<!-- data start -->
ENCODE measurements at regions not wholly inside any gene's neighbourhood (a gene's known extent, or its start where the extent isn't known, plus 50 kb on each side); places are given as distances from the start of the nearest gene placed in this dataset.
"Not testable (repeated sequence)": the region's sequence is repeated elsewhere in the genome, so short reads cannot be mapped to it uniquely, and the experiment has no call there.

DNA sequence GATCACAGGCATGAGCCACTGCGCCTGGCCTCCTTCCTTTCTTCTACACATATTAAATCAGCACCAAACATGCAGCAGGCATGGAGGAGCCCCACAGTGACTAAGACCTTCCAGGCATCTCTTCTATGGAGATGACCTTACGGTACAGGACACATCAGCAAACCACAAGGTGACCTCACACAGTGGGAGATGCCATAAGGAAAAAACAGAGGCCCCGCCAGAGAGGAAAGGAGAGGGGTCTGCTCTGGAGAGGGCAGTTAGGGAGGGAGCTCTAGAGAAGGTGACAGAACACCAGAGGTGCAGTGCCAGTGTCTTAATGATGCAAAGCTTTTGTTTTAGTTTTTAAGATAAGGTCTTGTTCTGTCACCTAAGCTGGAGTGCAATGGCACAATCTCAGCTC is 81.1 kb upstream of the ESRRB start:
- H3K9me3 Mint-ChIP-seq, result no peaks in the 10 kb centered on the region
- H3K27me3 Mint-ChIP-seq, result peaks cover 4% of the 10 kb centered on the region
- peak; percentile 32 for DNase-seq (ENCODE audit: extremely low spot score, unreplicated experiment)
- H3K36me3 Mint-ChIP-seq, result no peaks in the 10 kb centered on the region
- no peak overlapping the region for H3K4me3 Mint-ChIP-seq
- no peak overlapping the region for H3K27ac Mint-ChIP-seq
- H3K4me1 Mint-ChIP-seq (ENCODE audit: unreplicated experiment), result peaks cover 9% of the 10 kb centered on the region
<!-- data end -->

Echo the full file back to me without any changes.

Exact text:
ENCODE measurements at regions not wholly inside any gene's neighbourhood (a gene's known extent, or its start where the extent isn't known, plus 50 kb on each side); places are given as distances from the start of the nearest gene placed in this dataset.
"Not testable (repeated sequence)": the region's sequence is repeated elsewhere in the genome, so short reads cannot be mapped to it uniquely, and the experiment has no call there.

DNA sequence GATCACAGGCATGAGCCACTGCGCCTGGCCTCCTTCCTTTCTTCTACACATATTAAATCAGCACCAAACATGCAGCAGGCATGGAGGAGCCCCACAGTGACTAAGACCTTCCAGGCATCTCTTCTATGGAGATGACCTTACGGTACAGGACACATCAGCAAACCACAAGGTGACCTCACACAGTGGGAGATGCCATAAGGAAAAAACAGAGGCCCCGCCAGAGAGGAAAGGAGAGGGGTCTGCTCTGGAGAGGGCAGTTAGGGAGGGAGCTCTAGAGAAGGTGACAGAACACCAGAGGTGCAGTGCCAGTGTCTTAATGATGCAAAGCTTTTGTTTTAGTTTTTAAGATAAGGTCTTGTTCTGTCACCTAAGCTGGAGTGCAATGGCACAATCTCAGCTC is 81.1 kb upstream of the ESRRB start:
- H3K9me3 Mint-ChIP-seq, result no peaks in the 10 kb centered on the region
- H3K27me3 Mint-ChIP-seq, result peaks cover 4% of the 10 kb centered on the region
- peak; percentile 32 for DNase-seq (ENCODE audit: extremely low spot score, unreplicated experiment)
- H3K36me3 Mint-ChIP-seq, result no peaks in the 10 kb centered on the region
- no peak overlapping the region for H3K4me3 Mint-ChIP-seq
- no peak overlapping the region for H3K27ac Mint-ChIP-seq
- H3K4me1 Mint-ChIP-seq (ENCODE audit: unreplicated experiment), result peaks cover 9% of the 10 kb centered on the region